For more strategies on navigating challenging driving conditions, see our guide on safe driving in bad weather.

Follow these practical tips to drive more safely in winter and mitigate the risks associated with hazardous road conditions.

Emergency Preparedness

Keep an Emergency Kit in the Car

Having an emergency kit in your car is vital. A well-stocked kit can be a lifesaver during a winter breakdown. According to AAA, typical emergency kit items include a flashlight, batteries, flares or reflective triangles, a first-aid kit, and basic tools like a wrench and pliers. Adding warm clothing, blankets, non-perishable snacks, and a portable phone charger ensures you can endure the cold if stranded. Snow shovels, ice scrapers, and sand or kitty litter for traction are also important. These supplies can help you manage minor issues without awaiting roadside assistance in freezing conditions. For more detailed suggestions on what to pack, see our guide on roadside emergency kits.

Know How to Handle Skids and Stalls

Understanding how to manage your vehicle during a skid or stall can prevent accidents. If your car starts skidding, steer gently in the direction you want to go, and avoid braking abruptly. For front-wheel skids, ease off the gas and steer where you want to go. In rear-wheel skids, steer into the direction of the slide. Practicing these techniques in a safe, open area can build confidence.

Fact - What Should Be in Your Car's Emergency Kit?

When your car stalls, especially in the middle of traffic, remain calm. Turn on your hazard lights immediately to warn other drivers. If possible, try to move your vehicle to the side of the road. If the engine won’t restart, stay inside the car, especially in inclement weather. Exiting your vehicle can be more dangerous, increasing the risk of being hit by passing cars. Alert the authorities or roadside assistance with a call.

Stay Informed About Weather Conditions

Driving without being aware of current and forecasted weather conditions is a major risk. Check weather reports before leaving and monitor updates during the journey. This information can help plan safer routes or decide on postponing non-essential trips. Winter storms and sudden weather changes can dramatically affect road safety. According to the National Weather Service, keeping informed about storms and potential sudden changes in conditions can drastically reduce accident risks. Apps and online resources provide real-time updates on weather and road conditions, helping drivers stay prepared and make informed decisions. For comprehensive strategies on handling hazardous driving situations, check out our guide on reacting to road hazards.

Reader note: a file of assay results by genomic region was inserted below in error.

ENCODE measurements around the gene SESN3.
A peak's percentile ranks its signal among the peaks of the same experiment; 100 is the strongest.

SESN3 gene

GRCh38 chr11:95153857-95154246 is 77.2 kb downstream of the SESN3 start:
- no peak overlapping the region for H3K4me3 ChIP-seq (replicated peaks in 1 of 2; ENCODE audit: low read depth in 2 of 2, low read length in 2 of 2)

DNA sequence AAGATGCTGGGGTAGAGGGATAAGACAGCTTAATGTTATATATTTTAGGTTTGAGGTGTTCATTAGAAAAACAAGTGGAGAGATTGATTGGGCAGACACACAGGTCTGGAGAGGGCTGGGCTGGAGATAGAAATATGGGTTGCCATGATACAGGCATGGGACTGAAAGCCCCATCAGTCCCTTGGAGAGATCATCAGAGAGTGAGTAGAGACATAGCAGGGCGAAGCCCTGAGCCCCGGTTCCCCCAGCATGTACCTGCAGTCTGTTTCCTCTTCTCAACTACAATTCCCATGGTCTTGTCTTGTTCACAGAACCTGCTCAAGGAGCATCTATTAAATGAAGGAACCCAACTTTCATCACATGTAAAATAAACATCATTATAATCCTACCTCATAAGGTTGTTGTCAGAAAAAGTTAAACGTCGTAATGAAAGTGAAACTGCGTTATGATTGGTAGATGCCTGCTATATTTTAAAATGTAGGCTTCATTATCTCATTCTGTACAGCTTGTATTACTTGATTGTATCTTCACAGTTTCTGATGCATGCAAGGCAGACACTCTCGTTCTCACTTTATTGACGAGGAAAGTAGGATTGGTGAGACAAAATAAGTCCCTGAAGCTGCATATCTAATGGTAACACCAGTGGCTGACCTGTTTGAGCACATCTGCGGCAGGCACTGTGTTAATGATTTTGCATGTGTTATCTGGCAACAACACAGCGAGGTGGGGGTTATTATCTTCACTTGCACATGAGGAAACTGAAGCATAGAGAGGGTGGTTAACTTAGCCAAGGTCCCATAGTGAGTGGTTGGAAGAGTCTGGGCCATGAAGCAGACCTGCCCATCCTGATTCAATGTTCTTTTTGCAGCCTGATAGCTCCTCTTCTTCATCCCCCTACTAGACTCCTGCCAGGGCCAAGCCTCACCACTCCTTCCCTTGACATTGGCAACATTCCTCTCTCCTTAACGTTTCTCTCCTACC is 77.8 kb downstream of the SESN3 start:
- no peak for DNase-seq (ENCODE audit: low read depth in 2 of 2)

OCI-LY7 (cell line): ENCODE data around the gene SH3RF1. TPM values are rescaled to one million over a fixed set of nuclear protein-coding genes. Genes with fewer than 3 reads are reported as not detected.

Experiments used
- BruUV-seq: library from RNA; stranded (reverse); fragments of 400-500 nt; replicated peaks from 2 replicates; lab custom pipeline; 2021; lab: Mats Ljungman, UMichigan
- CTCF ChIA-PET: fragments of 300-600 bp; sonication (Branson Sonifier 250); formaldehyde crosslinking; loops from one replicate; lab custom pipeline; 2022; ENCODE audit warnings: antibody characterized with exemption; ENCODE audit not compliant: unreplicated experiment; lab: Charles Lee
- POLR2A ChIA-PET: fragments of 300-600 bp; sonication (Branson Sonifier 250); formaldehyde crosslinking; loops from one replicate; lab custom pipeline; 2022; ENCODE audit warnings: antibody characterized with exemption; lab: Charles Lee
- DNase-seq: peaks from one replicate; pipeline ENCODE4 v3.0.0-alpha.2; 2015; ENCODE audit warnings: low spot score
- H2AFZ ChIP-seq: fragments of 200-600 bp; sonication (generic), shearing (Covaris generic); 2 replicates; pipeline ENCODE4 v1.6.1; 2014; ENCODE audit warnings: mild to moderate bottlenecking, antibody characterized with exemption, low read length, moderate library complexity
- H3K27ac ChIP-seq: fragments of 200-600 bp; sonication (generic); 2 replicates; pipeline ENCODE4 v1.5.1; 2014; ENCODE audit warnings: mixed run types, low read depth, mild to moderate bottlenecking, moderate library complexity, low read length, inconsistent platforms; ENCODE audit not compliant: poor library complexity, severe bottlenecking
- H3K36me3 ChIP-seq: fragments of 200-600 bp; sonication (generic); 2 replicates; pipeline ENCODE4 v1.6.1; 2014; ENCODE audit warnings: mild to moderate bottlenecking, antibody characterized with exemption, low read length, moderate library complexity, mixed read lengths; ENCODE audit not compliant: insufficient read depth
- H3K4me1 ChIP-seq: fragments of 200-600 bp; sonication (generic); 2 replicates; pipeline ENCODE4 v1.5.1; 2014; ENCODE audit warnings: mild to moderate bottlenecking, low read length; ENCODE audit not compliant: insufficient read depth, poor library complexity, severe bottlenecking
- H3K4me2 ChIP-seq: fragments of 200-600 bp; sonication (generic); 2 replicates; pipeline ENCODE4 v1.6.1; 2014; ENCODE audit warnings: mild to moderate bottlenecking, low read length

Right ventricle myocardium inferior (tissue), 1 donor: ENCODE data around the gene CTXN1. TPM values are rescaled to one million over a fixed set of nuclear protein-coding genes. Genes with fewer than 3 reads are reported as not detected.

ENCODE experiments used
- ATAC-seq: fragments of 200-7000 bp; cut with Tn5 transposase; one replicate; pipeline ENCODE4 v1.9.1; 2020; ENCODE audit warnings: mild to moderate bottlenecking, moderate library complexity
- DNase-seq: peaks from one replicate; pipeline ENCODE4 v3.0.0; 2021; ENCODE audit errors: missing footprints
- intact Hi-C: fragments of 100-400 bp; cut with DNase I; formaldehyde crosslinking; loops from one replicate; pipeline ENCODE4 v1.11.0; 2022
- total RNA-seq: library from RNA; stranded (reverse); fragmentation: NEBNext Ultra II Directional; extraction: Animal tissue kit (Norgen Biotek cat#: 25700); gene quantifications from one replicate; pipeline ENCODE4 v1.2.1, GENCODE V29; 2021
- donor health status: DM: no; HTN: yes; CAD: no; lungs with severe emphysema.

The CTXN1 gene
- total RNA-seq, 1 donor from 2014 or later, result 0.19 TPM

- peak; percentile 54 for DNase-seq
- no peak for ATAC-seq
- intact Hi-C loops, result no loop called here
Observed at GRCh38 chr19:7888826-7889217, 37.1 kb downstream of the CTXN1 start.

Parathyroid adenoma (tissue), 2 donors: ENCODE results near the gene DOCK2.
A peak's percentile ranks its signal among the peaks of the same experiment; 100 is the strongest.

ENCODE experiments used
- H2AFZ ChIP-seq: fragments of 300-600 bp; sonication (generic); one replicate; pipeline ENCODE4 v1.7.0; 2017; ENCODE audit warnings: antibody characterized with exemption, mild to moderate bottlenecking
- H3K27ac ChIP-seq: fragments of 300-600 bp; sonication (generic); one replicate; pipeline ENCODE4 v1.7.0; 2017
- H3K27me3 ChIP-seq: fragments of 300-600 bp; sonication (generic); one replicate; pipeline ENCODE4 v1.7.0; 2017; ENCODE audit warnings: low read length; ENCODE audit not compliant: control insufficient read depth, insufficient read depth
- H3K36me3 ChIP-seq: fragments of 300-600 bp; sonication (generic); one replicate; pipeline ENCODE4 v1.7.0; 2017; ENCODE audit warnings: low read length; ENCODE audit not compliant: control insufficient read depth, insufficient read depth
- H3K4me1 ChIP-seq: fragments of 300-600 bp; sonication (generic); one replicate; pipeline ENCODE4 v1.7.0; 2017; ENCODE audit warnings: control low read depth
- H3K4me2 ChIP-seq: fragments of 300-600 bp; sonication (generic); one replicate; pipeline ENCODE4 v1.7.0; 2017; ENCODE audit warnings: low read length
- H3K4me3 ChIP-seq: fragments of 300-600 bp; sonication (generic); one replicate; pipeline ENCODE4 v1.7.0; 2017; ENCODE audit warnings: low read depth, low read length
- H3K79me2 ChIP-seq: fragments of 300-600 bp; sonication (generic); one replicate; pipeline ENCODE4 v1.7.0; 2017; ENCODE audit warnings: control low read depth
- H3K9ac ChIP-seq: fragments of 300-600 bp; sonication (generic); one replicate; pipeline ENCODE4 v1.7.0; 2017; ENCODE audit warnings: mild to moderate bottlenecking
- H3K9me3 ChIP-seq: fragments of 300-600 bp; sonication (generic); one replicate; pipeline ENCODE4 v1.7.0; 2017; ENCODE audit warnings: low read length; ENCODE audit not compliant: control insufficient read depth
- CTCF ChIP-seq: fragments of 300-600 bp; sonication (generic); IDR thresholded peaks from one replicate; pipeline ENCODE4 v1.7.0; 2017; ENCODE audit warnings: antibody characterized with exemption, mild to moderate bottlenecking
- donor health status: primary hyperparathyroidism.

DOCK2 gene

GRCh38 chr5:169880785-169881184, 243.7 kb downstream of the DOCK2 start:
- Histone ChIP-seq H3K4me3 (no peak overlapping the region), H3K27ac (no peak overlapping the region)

Taking these precautionary steps and techniques not only enhances safety but can also save lives during winter drives.


Preparing your vehicle for the winter months is key to staying safe on the road. From ensuring your tires have good tread and maintaining adequate tire pressure to checking your fluids and battery health, these steps can significantly minimize the risk of accidents. Winter tires can reduce incidents by up to 36%, and AAA’s statistics underline the importance of a reliable battery in cold conditions.

Fact - Are You Winter-Ready?

Driving safely requires adjusting your habits to cope with snow, ice, and limited visibility. Reducing speed and increasing following distances can prevent skidding and collisions, especially when braking distances can be ten times longer on icy roads. Smooth and controlled movements, along with a solid understanding of ABS braking methods, are essential for maintaining control and avoiding accidents.

Emergency preparedness cannot be overstated. Keeping an emergency kit in your car may be a lifesaver during breakdowns. Essential items like a flashlight, warm clothing, and non-perishable snacks are crucial. Knowing how to handle skids and stalls and staying informed about weather conditions can further enhance your safety.

At The Wiser Driver Driving School, we offer comprehensive programs designed to boost your driving confidence, covering everything from Joshua’s Law classes to defensive driving courses. Our professional and reputable instruction ensures you’re well-prepared for any driving scenario. Check out more about our offerings at The Wiser Driver.

For additional insights on maintaining vehicle control in emergencies, visit our guide on maintaining control.

Stay safe this winter by preparing your vehicle, adapting your driving techniques, and always being ready for emergencies.